What Could Be Causing a Dry Mouth? | Saunders DDS
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    What Could Be Causing a Dry Mouth?

    by Saunders DDS on August 27, 2019

    Dry mouth, the technical term for which is xerostomia, is when a person experiences an unusually dry mouth. While some people might think experiencing dry mouth isn’t a big deal, it has a bigger impact on your oral health than you think.

    Saliva helps protect our tooth enamel and provide it with the minerals it needs to stay strong. Without enough saliva, tooth enamel is prone to bacteria that can lead to tooth decay and gum disease.

    In fact, lack of saliva has been linked to increased risk for fungal infections in the mouth, such as oral thrush. Not to mention dry mouth can make chewing and swallowing feel difficult, and contribute to chronic bad breath.

    But what could be causing your dry mouth? Here are a few of the top causes of this condition that could be impacting your oral health!

    Medications

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    There are hundreds of different medications—both prescription and over-the-counter—known for causing dry mouth as a side effect. Some of these medications include:

    • Antidepressants
    • High blood pressure medication
    • Anxiety medication
    • Antihistamines
    • Muscle relaxants
    • Decongestants
    • Pain medication
    • Medications for urinary incontinence

    Some chemotherapy medications and treatments, including radiation therapy, can also cause dry mouth, although this effect usually subsides once the treatment is complete.

    While some of these medications are, of course, necessary, if you suffer from chronic dry mouth, it might be helpful to talk to your doctor to determine if there are different medications you can try or for tips on how to combat your dry mouth to support your oral health.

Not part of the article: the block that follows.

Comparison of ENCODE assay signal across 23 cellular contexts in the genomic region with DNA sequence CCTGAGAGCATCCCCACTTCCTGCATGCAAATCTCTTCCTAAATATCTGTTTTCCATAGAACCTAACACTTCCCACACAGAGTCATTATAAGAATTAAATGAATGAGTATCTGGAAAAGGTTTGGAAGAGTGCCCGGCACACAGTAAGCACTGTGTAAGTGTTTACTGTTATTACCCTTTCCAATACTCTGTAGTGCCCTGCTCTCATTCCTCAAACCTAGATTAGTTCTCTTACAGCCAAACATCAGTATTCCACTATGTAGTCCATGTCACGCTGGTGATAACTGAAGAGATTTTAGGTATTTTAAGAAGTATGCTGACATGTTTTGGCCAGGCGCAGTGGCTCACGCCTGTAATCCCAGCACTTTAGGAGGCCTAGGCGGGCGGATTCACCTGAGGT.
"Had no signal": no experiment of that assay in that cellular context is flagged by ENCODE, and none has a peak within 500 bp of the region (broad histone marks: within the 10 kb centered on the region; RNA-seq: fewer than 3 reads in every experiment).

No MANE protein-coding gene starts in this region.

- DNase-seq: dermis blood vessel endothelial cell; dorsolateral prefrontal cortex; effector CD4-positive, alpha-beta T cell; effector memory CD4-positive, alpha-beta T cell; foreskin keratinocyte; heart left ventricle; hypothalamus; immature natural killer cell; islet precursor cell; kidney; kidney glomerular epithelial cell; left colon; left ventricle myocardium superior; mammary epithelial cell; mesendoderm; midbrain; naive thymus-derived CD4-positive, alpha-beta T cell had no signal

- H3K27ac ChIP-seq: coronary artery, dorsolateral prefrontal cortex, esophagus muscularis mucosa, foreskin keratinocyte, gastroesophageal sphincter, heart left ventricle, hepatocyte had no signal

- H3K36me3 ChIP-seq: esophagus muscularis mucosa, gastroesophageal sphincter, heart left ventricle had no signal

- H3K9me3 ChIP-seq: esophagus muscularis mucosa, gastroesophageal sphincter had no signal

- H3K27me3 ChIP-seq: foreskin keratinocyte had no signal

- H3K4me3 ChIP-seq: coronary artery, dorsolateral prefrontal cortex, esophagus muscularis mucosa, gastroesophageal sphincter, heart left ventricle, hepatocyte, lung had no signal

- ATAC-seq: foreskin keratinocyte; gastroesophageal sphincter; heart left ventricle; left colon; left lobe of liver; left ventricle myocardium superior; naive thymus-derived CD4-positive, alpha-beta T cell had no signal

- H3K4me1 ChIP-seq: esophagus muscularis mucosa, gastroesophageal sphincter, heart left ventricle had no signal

Drugs and Alcohol

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    Drugs such as marijuana and methamphetamine are known to cause dry mouth, in addition to smoking or chewing tobacco. Smoking not only contributes to dry mouth, but to bad breath as well!

    Alcohol will also cause dry mouth, since it has a dehydrating effect on the body. Alcohol has also been linked to an increased risk of tooth decay and gum disease, in addition to oral cancer.

    The nicotine present in e-cigarettes or “vaping” products also contributes to dry mouth—these products are still being researched and their effects on the body and the oral cavity are not yet clear, but we do know they contain dangerous chemicals and can dry out the oral cavity.

    Quitting smoking and reducing your alcohol consumption can help you have a healthier smile and reduce your risk for dry mouth!

    Dehydration

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    It’s estimated that 77 percent of Americans don’t drink enough water during the day. Your fluid intake will depend on your weight and activity level, with two to three cups per hour being a general rule, although you may need more if you work or exercise in the heat.

    Dehydration can quickly dry out the oral cavity and lead to an imbalance of bacteria that can harm your tooth enamel. Remember, caffeine works to offset your fluid intake, meaning drinking coffee, caffeinated teas, or energy drinks won’t help you stay hydrated.